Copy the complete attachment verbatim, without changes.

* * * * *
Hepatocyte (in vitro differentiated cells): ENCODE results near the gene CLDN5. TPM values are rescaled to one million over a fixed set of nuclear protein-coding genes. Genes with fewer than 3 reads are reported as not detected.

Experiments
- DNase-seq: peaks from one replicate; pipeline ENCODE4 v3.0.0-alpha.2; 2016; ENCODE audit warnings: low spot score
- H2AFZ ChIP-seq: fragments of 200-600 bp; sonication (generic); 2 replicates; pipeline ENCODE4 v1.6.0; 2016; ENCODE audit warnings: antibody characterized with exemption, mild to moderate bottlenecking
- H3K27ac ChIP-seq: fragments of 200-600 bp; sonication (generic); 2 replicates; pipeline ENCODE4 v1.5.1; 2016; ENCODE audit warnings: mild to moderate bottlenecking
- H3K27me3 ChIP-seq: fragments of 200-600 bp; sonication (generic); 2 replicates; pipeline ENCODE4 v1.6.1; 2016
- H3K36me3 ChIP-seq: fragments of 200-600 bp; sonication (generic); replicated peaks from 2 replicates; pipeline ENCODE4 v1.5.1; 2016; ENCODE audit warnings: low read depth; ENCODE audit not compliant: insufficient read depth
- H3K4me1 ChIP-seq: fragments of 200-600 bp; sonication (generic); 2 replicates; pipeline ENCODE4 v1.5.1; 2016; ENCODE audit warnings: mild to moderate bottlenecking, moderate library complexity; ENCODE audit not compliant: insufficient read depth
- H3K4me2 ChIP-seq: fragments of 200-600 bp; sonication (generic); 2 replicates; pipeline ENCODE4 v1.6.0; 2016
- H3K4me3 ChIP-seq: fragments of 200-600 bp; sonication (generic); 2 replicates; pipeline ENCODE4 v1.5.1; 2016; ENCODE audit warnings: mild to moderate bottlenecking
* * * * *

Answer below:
Hepatocyte (in vitro differentiated cells): ENCODE results near the gene CLDN5. TPM values are rescaled to one million over a fixed set of nuclear protein-coding genes. Genes with fewer than 3 reads are reported as not detected.

Experiments
- DNase-seq: peaks from one replicate; pipeline ENCODE4 v3.0.0-alpha.2; 2016; ENCODE audit warnings: low spot score
- H2AFZ ChIP-seq: fragments of 200-600 bp; sonication (generic); 2 replicates; pipeline ENCODE4 v1.6.0; 2016; ENCODE audit warnings: antibody characterized with exemption, mild to moderate bottlenecking
- H3K27ac ChIP-seq: fragments of 200-600 bp; sonication (generic); 2 replicates; pipeline ENCODE4 v1.5.1; 2016; ENCODE audit warnings: mild to moderate bottlenecking
- H3K27me3 ChIP-seq: fragments of 200-600 bp; sonication (generic); 2 replicates; pipeline ENCODE4 v1.6.1; 2016
- H3K36me3 ChIP-seq: fragments of 200-600 bp; sonication (generic); replicated peaks from 2 replicates; pipeline ENCODE4 v1.5.1; 2016; ENCODE audit warnings: low read depth; ENCODE audit not compliant: insufficient read depth
- H3K4me1 ChIP-seq: fragments of 200-600 bp; sonication (generic); 2 replicates; pipeline ENCODE4 v1.5.1; 2016; ENCODE audit warnings: mild to moderate bottlenecking, moderate library complexity; ENCODE audit not compliant: insufficient read depth
- H3K4me2 ChIP-seq: fragments of 200-600 bp; sonication (generic); 2 replicates; pipeline ENCODE4 v1.6.0; 2016
- H3K4me3 ChIP-seq: fragments of 200-600 bp; sonication (generic); 2 replicates; pipeline ENCODE4 v1.5.1; 2016; ENCODE audit warnings: mild to moderate bottlenecking